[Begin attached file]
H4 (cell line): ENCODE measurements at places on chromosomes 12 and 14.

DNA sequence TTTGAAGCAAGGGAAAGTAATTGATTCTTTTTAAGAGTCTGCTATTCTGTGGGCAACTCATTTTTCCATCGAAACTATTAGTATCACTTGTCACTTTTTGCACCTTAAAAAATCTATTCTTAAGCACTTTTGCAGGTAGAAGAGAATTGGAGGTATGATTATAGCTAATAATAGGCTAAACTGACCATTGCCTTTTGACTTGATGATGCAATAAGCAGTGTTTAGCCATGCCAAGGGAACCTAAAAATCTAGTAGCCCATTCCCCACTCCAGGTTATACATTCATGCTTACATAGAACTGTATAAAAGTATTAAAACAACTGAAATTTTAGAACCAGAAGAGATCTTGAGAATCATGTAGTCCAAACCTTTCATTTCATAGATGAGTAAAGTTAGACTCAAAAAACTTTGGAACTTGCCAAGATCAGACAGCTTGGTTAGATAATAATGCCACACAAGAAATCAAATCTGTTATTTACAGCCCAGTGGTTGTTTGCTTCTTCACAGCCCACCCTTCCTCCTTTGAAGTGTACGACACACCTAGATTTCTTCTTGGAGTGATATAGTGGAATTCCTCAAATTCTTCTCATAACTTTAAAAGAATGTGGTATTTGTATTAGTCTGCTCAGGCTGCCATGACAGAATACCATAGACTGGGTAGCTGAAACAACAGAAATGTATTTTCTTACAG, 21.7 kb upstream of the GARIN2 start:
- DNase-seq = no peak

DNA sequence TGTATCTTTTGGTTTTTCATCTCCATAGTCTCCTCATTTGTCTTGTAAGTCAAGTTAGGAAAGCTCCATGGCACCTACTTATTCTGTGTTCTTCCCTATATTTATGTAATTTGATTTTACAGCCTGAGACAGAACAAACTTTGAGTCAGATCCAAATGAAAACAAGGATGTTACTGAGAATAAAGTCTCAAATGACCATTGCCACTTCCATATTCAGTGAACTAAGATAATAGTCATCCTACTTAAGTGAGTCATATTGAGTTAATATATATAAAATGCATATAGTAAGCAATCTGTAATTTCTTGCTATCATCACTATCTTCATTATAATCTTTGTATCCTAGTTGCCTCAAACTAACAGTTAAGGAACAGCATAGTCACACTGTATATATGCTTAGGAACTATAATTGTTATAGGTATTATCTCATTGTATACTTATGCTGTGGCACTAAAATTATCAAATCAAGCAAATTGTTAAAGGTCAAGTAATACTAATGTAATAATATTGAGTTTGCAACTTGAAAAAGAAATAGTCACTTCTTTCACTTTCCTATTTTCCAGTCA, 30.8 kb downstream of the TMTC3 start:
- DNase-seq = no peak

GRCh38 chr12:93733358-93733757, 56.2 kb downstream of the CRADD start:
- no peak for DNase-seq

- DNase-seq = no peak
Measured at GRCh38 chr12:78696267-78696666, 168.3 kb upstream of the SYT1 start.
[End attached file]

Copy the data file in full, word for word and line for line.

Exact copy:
H4 (cell line): ENCODE measurements at places on chromosomes 12 and 14.

DNA sequence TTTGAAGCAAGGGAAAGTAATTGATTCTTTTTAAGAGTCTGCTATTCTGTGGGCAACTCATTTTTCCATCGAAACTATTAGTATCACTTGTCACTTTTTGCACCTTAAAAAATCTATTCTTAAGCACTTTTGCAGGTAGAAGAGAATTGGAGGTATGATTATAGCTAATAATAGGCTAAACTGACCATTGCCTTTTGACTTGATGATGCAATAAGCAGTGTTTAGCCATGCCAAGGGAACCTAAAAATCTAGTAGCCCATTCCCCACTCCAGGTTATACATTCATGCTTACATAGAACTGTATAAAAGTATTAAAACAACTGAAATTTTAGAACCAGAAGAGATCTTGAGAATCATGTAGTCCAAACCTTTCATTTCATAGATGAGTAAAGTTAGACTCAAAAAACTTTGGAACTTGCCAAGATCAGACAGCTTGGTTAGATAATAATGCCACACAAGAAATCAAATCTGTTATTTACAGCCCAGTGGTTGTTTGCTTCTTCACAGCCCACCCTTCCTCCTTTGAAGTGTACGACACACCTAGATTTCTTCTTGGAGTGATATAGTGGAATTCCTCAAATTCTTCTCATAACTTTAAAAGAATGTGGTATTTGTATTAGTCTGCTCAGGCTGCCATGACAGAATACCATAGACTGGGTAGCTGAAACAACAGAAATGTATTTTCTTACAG, 21.7 kb upstream of the GARIN2 start:
- DNase-seq = no peak

DNA sequence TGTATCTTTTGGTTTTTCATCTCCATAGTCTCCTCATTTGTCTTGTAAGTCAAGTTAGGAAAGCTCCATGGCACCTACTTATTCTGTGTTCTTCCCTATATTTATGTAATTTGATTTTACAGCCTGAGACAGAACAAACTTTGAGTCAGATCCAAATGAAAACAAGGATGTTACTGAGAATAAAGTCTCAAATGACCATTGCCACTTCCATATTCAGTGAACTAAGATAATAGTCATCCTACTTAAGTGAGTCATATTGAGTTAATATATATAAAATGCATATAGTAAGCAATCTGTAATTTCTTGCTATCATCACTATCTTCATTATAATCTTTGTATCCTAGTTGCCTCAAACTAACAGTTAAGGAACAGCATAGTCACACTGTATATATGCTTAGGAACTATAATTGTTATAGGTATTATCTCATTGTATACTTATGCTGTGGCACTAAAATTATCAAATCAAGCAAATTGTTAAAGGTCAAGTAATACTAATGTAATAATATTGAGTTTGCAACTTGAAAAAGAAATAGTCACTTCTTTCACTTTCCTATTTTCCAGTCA, 30.8 kb downstream of the TMTC3 start:
- DNase-seq = no peak

GRCh38 chr12:93733358-93733757, 56.2 kb downstream of the CRADD start:
- no peak for DNase-seq

- DNase-seq = no peak
Measured at GRCh38 chr12:78696267-78696666, 168.3 kb upstream of the SYT1 start.